Home » 2010 » June

MADRIX 2.9 is released

June 30th, 2010 Posted in EUROLITE, FUTURELIGHT Tags: , , ,

Only three month are gone and the deployment of “LED Lighting Control” software MADRIX has published a new version.

Of course the boys took all the requests, controversies and error messages of the users to heart and put as most as possible into the new version.

And in spite of the big amount of the release note of this update is, as we are used to, for free.

Download MADRIX V2.9 here

I like Steinigke Showtechnic

June 28th, 2010 Posted in General Tags:

Who regularly visits our blog, has already found it for sure. The Steinigke Blog has got a direct conection to Facebook with its new “like” buttons. Now you can’t just be a fan of our Steinigke fanside, as it was called earlier, now you can show others which blogmessages you like.

If the “like” button is clicked, every one of your friends can read what you like on your Facebook profil. It doesn’t matter if it is our fanside on Facebook or our blogmessages. So you can inform your friend about what could be interessting to them. Of course you can although see in our blogmessages which blogmessages your friends already like.

You can although find a Facebook box on the right side of this blog which tells you how much fans we have already got and which activities will be set free by the new “like” button. How many people shared blogmessages on their profil and who likes which messages.All in all at one look.

In the future you will be able to comment our messages right away, which will although be posted on your facebook profil, if you like it to. Of course,you can see here too which friends of yours have already commented. To use all of those Facebook functions you have to be logged in. But that’s something everybody know for sure.

You can test how the “like” works right here. Have fun!


Eurolite KLS-800 achieves best results in magazine Soundcheck test

June 21st, 2010 Posted in EUROLITE Tags: , ,

”Extremely compact dimensions“, “Powerful light performance”, “Great color mixture”, that is what the testers have said about the KLS-800 from Eurolite. For its May issue, the magazine Soundcheck rigorously tested the new compact light system.

The KLS-800 combines the popular features of the KLS series with exceptional light performance – the testers verdict: “Easy to transport and fast to build up, that’s the basic idea of the Eurolite KLS “Kompakt-Licht-Systeme” (Compact Light Systems). The new KLS-800 features another advantage, it is equipped with innovative and powerful diodes.” Meant are the Tricolor LED chips. They guarantee a homogeneous color mixture. Even when looking directly into the spot the testers couldn’t see the original colors but a pure color mixture. Moreover, the KLS-800 persuades with extremely concentrated colors, a mixture of pure white and surprisingly high brightness.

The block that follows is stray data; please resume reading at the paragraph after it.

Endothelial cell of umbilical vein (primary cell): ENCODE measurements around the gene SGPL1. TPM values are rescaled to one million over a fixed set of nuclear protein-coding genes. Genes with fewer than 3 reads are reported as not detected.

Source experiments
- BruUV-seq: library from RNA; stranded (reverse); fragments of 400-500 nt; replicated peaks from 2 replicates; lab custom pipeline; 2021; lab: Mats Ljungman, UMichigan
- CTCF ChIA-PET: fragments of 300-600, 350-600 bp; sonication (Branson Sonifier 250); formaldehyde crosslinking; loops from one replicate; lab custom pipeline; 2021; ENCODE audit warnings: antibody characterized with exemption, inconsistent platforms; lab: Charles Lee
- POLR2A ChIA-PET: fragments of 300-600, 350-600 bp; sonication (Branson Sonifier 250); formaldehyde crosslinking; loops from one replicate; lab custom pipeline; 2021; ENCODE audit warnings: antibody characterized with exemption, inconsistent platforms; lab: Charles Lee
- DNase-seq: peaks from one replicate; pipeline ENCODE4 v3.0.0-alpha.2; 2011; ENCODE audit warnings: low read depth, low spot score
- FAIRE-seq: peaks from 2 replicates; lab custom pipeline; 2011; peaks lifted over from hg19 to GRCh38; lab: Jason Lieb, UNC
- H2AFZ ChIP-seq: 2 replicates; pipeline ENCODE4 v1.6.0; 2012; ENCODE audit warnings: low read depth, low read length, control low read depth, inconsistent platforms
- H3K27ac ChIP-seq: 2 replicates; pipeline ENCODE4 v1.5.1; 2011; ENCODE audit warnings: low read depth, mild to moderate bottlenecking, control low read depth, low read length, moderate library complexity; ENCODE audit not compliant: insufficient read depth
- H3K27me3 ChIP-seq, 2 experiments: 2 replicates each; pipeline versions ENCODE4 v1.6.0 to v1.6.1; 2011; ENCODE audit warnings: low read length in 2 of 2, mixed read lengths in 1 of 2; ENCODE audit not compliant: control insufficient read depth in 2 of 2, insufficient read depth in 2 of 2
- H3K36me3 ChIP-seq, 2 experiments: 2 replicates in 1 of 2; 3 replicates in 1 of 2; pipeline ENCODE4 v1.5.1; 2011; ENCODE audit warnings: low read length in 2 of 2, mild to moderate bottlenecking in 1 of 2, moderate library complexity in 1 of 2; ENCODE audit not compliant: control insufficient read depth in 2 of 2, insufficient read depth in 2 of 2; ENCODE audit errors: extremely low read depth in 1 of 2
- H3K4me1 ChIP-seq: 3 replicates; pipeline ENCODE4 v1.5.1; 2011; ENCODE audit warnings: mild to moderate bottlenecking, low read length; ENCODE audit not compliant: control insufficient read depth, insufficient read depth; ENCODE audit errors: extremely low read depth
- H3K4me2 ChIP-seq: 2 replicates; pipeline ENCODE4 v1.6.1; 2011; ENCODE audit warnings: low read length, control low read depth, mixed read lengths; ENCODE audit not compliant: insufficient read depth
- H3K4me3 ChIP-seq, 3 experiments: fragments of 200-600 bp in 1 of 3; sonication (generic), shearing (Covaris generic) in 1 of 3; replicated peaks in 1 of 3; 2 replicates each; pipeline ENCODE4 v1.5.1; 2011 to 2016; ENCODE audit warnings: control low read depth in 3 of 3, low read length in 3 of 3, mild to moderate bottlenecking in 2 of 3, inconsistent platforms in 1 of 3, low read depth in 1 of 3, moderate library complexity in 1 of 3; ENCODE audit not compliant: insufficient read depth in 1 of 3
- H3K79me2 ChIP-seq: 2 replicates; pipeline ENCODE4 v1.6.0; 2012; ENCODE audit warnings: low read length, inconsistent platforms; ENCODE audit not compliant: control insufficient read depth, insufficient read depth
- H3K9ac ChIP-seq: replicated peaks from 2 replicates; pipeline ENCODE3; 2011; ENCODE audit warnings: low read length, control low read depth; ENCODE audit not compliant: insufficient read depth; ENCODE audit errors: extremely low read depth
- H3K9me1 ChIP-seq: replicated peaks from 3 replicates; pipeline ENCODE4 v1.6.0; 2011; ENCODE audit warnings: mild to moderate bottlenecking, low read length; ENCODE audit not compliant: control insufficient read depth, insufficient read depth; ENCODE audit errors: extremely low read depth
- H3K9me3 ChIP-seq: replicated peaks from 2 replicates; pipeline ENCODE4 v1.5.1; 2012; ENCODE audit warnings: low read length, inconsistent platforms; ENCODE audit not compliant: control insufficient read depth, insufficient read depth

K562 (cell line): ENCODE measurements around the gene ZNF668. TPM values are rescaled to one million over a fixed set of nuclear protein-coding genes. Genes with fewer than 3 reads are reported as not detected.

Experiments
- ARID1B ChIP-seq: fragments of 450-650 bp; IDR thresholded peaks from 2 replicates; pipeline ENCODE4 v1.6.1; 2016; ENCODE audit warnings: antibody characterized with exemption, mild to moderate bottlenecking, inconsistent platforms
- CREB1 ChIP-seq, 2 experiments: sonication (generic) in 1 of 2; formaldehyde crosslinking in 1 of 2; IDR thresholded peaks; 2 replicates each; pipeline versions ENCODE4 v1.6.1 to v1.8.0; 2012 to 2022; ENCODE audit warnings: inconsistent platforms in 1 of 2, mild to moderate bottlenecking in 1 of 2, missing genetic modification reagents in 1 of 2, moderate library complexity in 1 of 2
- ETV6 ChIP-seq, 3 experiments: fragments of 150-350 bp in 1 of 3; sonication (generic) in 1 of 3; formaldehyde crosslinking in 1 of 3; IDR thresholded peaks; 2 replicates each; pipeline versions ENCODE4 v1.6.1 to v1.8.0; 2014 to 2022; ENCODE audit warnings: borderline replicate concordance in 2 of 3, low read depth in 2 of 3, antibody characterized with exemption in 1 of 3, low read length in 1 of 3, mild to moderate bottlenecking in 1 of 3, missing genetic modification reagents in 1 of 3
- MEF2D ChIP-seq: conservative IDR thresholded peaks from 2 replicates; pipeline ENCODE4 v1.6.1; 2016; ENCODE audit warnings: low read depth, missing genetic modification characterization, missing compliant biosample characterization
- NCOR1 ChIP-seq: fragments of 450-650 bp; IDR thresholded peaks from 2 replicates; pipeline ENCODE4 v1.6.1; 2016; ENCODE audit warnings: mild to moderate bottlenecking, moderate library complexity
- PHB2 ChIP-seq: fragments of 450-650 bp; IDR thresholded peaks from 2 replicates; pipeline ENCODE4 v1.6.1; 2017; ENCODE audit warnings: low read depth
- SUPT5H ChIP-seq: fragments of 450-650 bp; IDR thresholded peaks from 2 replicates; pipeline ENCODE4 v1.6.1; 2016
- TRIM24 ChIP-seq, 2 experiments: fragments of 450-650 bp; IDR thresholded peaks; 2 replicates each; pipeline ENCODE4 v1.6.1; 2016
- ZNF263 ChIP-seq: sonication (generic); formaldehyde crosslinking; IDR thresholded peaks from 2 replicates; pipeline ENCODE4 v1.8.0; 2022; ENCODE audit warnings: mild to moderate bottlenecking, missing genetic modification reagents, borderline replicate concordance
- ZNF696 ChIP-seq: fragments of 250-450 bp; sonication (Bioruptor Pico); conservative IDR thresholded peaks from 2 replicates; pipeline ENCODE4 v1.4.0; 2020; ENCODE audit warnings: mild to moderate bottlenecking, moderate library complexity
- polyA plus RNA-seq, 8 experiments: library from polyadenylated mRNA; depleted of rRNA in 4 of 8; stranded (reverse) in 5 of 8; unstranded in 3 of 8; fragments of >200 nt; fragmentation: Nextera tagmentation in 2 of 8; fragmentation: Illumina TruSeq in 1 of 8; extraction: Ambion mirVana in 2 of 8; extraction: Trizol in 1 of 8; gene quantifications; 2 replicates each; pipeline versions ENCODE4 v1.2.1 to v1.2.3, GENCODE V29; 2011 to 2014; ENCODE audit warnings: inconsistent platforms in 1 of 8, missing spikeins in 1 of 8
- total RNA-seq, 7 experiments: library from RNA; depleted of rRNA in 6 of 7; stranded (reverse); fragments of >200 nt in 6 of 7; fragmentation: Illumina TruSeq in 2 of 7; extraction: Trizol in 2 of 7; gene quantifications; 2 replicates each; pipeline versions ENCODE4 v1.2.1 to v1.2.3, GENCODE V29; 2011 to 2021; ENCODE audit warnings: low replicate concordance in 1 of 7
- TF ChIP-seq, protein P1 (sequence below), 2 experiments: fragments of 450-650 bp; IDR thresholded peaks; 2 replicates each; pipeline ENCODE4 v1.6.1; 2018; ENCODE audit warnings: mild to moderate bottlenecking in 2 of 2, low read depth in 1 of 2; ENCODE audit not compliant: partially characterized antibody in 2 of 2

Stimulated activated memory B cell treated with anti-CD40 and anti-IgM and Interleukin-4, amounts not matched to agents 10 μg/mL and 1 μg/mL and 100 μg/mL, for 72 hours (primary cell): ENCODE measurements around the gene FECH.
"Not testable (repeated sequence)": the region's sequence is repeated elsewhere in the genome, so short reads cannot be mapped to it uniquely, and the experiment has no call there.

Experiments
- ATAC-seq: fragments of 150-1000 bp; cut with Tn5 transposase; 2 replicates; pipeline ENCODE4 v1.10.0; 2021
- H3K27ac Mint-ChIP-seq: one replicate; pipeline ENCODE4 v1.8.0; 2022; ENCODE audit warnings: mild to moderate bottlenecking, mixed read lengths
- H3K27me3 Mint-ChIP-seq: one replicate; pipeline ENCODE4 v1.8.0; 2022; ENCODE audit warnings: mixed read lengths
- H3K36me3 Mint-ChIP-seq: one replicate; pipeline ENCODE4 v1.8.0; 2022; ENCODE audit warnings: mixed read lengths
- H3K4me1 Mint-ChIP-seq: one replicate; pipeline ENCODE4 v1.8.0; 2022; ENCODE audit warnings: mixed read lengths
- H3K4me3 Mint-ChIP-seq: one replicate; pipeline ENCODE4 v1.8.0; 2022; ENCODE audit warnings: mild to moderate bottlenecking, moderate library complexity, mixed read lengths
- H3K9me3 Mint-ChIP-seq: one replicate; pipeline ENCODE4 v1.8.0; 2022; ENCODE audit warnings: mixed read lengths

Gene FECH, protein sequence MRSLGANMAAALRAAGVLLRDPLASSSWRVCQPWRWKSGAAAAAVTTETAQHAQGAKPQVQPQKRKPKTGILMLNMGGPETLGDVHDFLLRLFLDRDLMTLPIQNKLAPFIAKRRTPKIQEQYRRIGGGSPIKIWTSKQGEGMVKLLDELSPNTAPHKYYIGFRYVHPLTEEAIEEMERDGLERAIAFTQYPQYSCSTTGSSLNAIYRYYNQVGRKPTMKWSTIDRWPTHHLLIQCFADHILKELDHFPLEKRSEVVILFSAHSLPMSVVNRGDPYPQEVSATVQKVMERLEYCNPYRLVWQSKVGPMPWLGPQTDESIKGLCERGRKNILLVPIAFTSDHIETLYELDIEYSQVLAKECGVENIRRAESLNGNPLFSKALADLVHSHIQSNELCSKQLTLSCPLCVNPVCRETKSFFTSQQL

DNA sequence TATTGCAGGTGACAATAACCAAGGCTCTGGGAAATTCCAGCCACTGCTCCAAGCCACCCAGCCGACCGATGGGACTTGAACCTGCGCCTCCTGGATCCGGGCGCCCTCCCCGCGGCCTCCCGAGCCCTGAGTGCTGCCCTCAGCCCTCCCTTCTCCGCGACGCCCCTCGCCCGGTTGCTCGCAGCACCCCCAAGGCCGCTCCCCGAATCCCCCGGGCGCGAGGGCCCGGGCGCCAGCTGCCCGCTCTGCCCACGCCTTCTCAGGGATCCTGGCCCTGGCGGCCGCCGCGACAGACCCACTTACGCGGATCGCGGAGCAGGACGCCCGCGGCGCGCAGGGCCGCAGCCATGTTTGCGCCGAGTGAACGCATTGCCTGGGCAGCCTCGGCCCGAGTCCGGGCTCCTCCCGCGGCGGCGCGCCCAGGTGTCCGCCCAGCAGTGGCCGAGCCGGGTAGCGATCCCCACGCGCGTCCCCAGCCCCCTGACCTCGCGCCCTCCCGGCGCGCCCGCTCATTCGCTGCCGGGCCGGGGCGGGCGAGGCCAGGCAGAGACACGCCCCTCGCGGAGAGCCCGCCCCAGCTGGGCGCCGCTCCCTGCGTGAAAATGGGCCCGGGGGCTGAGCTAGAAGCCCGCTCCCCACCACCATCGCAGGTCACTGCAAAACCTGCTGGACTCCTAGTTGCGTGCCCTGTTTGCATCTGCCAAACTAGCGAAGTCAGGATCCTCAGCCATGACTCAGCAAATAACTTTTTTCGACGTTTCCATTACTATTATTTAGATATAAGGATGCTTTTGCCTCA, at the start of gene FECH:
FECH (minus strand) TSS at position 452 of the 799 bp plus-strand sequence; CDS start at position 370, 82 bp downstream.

Besides good results in color mixture and light intensity, the Soundcheck team was particularly impressed by the variety of control possibilities. The KLS-800 can be controlled by sound, foot switch or DMX. “It’s brilliant that foot switch and DMX can be combined,” the journal says. The special benefit: “This allows you to turn off the spots with the foot switch at the end of a song, choose the next program on the DMX controller and than reactivate the foot switch”.
Furthermore, the Soundcheck crew recommends using the Eurolite LED Operator 4 controller, as it is pre-programmed for the KLS series and provides quick and easy access.

The KLS series is a mobile lighting system offering space-saving and compact solutions for flexible yet high-quality stage lighting. The KLS-800 combines the popular amenities of the KLS series with outstanding illuminating power – thanks to the sophisticated Tricolor LED chips (TCL).
So it’s not surprising that it passed the rigorous testing of Soundcheck with flying colors.

Light pollution – Tell me where the stars have gone

June 18th, 2010 Posted in worth knowing

Light pollution exists, just like air pollution. It not only causes the stars to pale, but also has a negative influence on humans, animals and nature. More and more critics therefore demand: Darken the night (again).

In 1846, the Berlin observatory was located in the heart of the city. Between Friedrich and Linden Streets, Neptune was discovered in the night sky. If you look into the night sky through a telescope at the same spot today, you’d have to look for quite a while to find the planet discovered back then – it wouldn’t be visible.

It may sound a bit strange, but the night has changed. It isn’t as dark as in the past. The reason for this is once again: man. Through artificial lighting he has illuminated the night and has polluted the natural light.

(photo: S. Barnes) In 1913, the effect of the so-called light pollution was already so strong, that the Berlin observatory was forced to flee to darker venues, in order to have a clear view of the celestial bodies. Nowadays, observatories are almost always located in very remote areas. Meanwhile, the exaggerated illumination by night has reached a critical level for many observers. More and more initiatives try to urge the population, and especially the policy makers, toward a process of rethinking. After all, the deprivation of stars is only one aspect out of many.

Although, or rather because, there are so many light sources, insects and birds lose their orientation. Mosquitoes, gnats and Co., for example, determine their position by the light of the moon. The numerous street lights can certainly be irritating. For the insects, these lamps are the moon and they fly around them so long until they become exhausted and die.

Now one could say, they’re just mosquitoes – a naive misjudgment. For every moth which stupidly revolves around a lamp, cannot fulfill its actual duties. It doesn’t look for food, doesn’t pollinate flowers, doesn’t reproduce. Since insects form the base of the food chain, this development has consequences for further animal species.